“Someone will get hurt in auto lending,” but not JPMorgan, Dimon, 60, said Thursday during an investor presentation in New York.
JPMorgan Chase & Co. Chief Executive Officer Jamie Dimon said the market for U.S. automobile lending is “a little stressed” and that he foresees higher losses ahead for some competitors.
Americans surged into dealers’ showrooms as cheap gasoline and a growing job base helped boost auto sales to a record year for sales in 2015. Lenders followed: The average amount financed for new-car loans at finance companies rose to $27,986.15 in the fourth quarter of 2015, the highest level since the Federal Reserve began tracking that data in March 2008.
Now, banks are worried the party could be over. U.S. auto sales fell in May for the second monthly decline this year and reinforced the idea that demand for cars and trucks has plateaued. The results for last month, whose Memorial Day weekend promotions make it a bellwether for gauging buyer appetite, show consumer demand for cars leveling off faster than executives predicted.
‘Bread and Butter’
Ally Financial Inc., the former lending arm of General Motors, said auto loans will remain a ‘‘bread and butter’’ product for the firm, adding that the company could remain profitable even if its auto retail losses double.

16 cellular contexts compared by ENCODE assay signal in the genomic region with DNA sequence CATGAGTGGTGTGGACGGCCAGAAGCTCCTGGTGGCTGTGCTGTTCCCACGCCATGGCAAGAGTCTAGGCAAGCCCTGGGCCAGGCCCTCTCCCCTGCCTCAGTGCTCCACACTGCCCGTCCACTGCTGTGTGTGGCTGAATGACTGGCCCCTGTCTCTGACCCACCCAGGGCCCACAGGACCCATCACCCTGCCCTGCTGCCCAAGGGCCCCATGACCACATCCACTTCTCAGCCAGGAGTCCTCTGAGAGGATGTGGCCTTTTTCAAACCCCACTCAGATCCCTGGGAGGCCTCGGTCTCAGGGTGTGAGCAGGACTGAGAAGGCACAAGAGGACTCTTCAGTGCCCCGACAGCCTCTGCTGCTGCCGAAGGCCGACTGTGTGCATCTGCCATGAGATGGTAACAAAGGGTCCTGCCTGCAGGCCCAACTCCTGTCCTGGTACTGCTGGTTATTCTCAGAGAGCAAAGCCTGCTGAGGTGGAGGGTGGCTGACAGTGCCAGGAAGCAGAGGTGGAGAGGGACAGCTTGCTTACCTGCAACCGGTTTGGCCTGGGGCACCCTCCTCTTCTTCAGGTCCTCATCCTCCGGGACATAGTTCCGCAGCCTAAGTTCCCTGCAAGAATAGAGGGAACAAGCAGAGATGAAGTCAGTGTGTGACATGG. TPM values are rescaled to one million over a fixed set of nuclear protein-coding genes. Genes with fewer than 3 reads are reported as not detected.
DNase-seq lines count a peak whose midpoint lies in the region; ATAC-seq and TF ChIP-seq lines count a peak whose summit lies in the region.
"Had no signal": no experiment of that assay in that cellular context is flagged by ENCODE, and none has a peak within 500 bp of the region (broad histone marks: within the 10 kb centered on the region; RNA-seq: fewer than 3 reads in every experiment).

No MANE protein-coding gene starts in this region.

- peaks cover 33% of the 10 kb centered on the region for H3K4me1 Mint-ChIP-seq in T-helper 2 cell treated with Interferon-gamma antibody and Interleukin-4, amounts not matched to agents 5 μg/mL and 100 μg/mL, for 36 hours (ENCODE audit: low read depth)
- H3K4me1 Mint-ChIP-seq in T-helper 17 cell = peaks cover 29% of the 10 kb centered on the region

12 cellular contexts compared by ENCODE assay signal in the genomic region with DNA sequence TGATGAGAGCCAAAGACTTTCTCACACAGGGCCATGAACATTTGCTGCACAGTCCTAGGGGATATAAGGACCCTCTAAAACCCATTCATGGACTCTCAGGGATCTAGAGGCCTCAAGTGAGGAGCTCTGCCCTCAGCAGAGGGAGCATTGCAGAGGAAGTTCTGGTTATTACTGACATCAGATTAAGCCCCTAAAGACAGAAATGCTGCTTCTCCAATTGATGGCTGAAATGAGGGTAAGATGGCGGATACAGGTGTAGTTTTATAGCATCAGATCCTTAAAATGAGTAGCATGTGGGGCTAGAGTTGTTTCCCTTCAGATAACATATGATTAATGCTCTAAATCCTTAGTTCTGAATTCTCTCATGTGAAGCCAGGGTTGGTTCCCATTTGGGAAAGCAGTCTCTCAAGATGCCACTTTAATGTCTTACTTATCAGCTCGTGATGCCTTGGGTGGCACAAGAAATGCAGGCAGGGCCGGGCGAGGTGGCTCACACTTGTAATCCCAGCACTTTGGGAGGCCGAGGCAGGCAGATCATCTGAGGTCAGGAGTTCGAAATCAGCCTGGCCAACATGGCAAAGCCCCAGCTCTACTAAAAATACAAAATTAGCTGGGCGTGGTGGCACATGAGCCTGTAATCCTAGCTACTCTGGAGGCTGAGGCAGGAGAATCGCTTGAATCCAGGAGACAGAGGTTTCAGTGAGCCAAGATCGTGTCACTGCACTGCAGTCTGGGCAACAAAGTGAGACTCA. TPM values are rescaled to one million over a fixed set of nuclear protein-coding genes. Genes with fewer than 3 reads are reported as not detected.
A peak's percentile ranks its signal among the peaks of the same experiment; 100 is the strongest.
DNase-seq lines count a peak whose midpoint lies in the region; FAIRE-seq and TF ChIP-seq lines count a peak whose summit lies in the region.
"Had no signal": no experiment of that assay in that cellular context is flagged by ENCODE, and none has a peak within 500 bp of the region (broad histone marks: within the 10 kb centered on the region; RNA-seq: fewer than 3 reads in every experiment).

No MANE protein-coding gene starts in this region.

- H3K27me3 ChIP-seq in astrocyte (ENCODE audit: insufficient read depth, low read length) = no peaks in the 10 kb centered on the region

“We think some of the credit fears in auto are, candidly, a bit overdone,” Ally CEO Jeff Brown, said at the conference. “While we have a pretty high concentration in the auto industry both in sales and the credit exposure, we understand the industry better than anyone else, we’ve been in it for almost 100 years.”
Capital One Financial Corp. CEO Richard Fairbank said that he likes his company’s auto-lending business and he’ll keep an eye on risks including falling used-car prices.
“We have been raising flags about the underwriting practices that we have seen in the industry,” Fairbank, 65, said at the meeting.
Analysts predict a surge in previously leased vehicles for sale will pressure used- and new-car prices, which could lead to consumers owing more on a loan than the auto’s value. The Manheim U.S. Used Vehicle Value Index fell in three out of the first four months of the year, dropping 2.4 percent to 122.8.
U.S. Bancorp CEO Richard Davis, speaking at the same conference, said the auto-lending market is “overheated,” mainly because of pricing competition.
“We like the business, but it’s not for the faint of heart,” said Davis, 58, who runs the nation’s biggest regional bank. “It’s a business you have to watch through the cycles, and right now it is probably at its least attractive. But in what could be a day, a month or a year, it could be very attractive.”
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